The 1940 Air Terminal Museum is the only educational institution in Houston dedicated to promoting the city's significant civil aviation history.
The Houston Municipal Airport Terminal is a beautiful and rare example of classic art deco airport architecture from the golden age of flight. The Terminal served Houston during the years when air travelers dressed in their finest and embarked for exotic destinations aboard roaring propliners like the Douglas DC-3 and the Lockheed Constellation.
Designed by noted architect Joseph Finger (who also designed Houston's City Hall), the Terminal was built to meet Houston's growing role as a major center for air commerce in the 1930s. The Terminal was completed in 1940 and served as the primary commercial air terminal for Houston until 1954.
While most major cities have razed the beautiful art deco airport terminals of the 1930s and 1940s to make way for modern buildings, jet traffic or the closing of airports, the Houston Municipal Airport Terminal stands on William P. Hobby Airport as a quiet monument to the rich and varied history of aviation in the region.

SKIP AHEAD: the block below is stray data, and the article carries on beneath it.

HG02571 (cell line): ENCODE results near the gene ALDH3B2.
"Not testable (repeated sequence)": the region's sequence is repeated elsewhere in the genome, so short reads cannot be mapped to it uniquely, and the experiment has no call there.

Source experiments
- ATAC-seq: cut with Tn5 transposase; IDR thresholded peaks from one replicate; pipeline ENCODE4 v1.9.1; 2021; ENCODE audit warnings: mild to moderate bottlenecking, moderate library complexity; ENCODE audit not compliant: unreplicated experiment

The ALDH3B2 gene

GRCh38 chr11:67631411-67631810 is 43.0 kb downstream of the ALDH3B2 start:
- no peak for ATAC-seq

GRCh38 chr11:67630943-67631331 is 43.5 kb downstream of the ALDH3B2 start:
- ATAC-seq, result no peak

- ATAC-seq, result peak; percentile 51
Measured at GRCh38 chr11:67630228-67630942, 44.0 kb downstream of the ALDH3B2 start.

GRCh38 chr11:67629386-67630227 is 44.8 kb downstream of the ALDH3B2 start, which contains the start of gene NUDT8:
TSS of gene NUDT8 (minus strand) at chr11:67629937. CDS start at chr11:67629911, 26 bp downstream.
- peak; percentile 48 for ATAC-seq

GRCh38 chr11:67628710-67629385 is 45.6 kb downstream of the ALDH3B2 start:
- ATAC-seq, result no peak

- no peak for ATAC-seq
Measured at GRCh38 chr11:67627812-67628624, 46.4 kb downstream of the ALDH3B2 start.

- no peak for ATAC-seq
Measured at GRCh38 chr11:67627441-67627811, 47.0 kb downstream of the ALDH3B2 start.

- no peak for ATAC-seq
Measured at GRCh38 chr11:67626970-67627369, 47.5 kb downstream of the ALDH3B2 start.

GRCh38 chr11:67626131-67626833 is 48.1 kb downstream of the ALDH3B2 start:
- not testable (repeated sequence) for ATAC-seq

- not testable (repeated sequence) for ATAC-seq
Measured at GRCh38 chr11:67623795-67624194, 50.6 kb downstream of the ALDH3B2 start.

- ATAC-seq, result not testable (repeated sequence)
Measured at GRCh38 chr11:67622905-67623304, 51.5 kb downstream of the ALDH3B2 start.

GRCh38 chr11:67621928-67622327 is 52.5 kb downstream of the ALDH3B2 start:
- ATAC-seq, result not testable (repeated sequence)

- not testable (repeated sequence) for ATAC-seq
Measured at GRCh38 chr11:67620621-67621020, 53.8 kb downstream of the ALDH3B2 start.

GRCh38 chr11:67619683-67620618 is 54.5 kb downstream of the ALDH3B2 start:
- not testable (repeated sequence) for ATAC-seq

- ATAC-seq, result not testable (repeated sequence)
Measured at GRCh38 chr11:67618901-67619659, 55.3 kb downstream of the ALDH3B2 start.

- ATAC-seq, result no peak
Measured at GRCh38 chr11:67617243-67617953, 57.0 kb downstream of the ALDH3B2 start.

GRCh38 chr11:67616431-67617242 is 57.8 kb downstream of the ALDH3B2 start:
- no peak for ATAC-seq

The Aviation Heritage Gallery features exhibits on the Douglas DC-3, including original oil paintings by Jonathan Frank.
The Airline Galleries, Hall of Flight, and Starliner Theater feature original aviation art, stunning period photographs, outstanding scale aircraft models, artifacts, uniforms, memorabilia and documents of various airlines, Howard Hughes and Houston Cessna dealer King Cruse.
The Aviation Meteorology and Air Traffic Control Galleries feature vintage weather and ATC equipment such as teletypes, radios, and light guns as well as weather charts and navigational maps. The galleries also feature Houston's aviation history and the history of learning to fly.
The Children's Dream of Flight Gallery features vintage aviation toys, games, and books as well as an aviation play table and reading library to inspire young visitors to dream of flight.